30 Nov 2012, BioSpectrum Bureau , BioSpectrum
Bioscience companies across Asia are witnessing a silent shift in the way they operate and promote innovation. These companies, now, are actively working at a cross section of various scientific disciplines, most notably in integrating information technology in their products and solutions for diagnosis and treatment.
BioSpectrum conducted a Smart Healthcare Survey in October 2012 to document this shift and create a mechanism to measure the impact of this trend and that how deeply it has penetrated the industry and its segments.
Key findings of the survey
1. Healthcare technology providers make up more than 50 percent of this new segment - Smart Healthcare, which is on its way to establish itself as a market segment.
2. Smarter diagnostic kits make up almost 80 percent of this segment. However, since the players operate across sub segments, such as patient devices and imaging equipment, and have realized the value add of integrating information technology in their products, these sub segments are speedily catching up with diagnostics.
3. While technology innovation remains key No. 1 parameter that qualifies a product or a service as Smart Healthcare, affordability comes a close second. The pursuit of better alternatives with respect to these two parameters is the reason that led to emergence of Smart Healthcare as the market segment.
4. Demographics across countries, leaning heavily towards an aging society, emerged as the key driver for these Smart Healthcare products and services. Rise in lifestyle diseases, such as diabetes, follows the close second as companies have taken on the challenge to ensure high quality life for these patients.
5. The sub segment that will grow fastest in the next few years is genetic diagnostics and point of care diagnostics followed by telemedicine and mobile health.
6. Singapore, Australia and New Zealand, and South Korea emerged as the top countries as far as government spending on Smart Healthcare goes.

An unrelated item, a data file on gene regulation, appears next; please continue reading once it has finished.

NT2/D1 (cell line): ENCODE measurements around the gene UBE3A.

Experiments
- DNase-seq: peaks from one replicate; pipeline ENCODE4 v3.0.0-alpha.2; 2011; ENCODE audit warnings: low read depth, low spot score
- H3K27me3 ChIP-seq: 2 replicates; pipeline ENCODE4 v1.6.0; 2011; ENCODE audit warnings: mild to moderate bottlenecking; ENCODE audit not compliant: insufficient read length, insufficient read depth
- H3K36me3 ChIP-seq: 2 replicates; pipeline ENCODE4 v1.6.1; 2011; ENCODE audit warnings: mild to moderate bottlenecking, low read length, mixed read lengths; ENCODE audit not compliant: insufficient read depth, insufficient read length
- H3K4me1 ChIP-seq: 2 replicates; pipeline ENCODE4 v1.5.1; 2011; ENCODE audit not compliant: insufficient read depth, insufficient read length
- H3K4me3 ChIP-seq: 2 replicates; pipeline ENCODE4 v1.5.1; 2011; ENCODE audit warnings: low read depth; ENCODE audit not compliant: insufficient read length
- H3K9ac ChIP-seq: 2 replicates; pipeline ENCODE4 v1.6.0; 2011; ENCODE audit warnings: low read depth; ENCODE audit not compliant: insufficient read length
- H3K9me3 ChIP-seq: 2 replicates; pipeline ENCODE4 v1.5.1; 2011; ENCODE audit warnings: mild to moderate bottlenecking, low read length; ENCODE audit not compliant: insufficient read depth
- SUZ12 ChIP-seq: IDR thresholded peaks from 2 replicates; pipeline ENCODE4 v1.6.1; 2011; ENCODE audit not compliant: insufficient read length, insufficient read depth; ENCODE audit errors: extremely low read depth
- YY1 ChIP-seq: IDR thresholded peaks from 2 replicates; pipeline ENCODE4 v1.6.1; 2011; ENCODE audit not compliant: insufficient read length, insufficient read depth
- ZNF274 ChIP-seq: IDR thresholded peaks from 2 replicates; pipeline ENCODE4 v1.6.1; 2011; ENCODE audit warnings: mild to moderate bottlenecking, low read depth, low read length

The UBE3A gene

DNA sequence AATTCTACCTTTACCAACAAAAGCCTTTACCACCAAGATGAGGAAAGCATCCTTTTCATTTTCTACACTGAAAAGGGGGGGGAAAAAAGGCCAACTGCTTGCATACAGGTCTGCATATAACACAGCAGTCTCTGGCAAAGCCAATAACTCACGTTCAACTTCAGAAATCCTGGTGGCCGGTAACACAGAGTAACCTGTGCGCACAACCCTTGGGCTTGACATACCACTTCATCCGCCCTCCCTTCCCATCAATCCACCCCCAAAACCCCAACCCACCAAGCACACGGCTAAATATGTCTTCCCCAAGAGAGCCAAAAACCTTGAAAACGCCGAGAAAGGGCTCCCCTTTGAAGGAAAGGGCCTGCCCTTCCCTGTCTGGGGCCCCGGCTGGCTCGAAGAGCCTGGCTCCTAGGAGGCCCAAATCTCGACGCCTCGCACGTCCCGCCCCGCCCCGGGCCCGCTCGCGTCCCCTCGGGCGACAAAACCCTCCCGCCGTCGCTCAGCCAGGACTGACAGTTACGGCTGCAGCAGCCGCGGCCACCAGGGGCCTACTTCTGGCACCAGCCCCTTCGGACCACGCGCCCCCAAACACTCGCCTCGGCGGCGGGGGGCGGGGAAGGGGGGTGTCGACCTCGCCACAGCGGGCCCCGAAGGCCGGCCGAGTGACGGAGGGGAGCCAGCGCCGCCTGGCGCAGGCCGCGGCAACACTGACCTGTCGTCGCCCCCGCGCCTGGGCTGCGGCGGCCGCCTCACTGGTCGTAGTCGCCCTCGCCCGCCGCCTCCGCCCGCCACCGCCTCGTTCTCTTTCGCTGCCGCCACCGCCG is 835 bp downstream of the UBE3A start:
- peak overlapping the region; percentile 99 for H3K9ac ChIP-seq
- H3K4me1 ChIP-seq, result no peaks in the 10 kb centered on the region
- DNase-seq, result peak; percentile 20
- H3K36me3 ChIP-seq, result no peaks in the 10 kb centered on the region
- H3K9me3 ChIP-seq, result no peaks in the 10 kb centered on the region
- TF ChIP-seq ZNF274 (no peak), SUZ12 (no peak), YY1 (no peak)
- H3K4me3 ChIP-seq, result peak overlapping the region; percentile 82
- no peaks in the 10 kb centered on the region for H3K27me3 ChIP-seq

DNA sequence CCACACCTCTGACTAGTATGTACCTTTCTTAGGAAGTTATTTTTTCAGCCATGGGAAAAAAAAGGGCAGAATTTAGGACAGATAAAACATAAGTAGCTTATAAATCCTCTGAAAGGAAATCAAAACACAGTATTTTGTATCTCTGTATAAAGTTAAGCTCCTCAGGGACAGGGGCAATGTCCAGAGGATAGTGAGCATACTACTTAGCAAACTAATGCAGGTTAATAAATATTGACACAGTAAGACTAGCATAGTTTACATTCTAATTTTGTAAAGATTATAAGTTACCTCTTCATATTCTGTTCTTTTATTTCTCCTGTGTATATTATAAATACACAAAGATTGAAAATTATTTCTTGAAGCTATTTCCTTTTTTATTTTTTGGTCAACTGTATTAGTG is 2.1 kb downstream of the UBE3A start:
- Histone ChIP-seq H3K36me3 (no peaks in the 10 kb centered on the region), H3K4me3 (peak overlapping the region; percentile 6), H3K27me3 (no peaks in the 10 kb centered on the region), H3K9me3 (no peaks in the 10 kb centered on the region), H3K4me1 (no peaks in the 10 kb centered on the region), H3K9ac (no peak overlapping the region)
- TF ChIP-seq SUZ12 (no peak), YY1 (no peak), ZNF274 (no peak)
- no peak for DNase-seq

There are numerous challenges that the industry will be encountering in its pursuit of Smart Healthcare. Thirty three percent of the respondents have highlighted regulatory environment as their top challenge.
Mr Mike Thomas, CEO, iSonea, states, "for a medical equipment company involved with smart healthcare strict regulatory conditions adding to time-to-market is something that is of concern." The governments need to create clear policy framework for devices. Regulations need to be in place to ensure patient safety. There is some work required there.
Mr D Mishra, CEO, i2India, concurs that a lot of difficulty is involved in working with the public health systems. Moreover, he also feels that there is a "weak patent regulation system in this segment that helps small companies reverse engineer innovative products", taking away the innovator's advantage.
Another major challenge outlined by smart healthcare providers is lack of customer awareness. Companies inform that people still rely on traditional means of delivering healthcare and show resistance in adopting the newer techniques that are available now. However, this has been the norm since ages.
Dr Saleem, founder and CEO, XCode Life Sciences, says, "Change always faces resistance. A new technology brings about change in some if not all processes. Due to this, there is usually resistance in acceptance. However, good news is that eventually people do accept the change." Still, initiatives that improve awareness will bring speed to doption.
The trend of delivering healthcare through telemedicine is on the rise. However, poor infrastructure is a major limiting factor that is keeping companies as well patients from reaping benefits. Lack of internet penetration, stable power supply, and trained personnel all add up to hindrances in delivering healthcare solutions to those living in the rural areas of the countries in Asia.
This scenario is gradually changing with cloud-based and mobile-based solutions helping the solution providers expand their reach in the remote areas as well. The initiatives are in place but still there is a long way to go.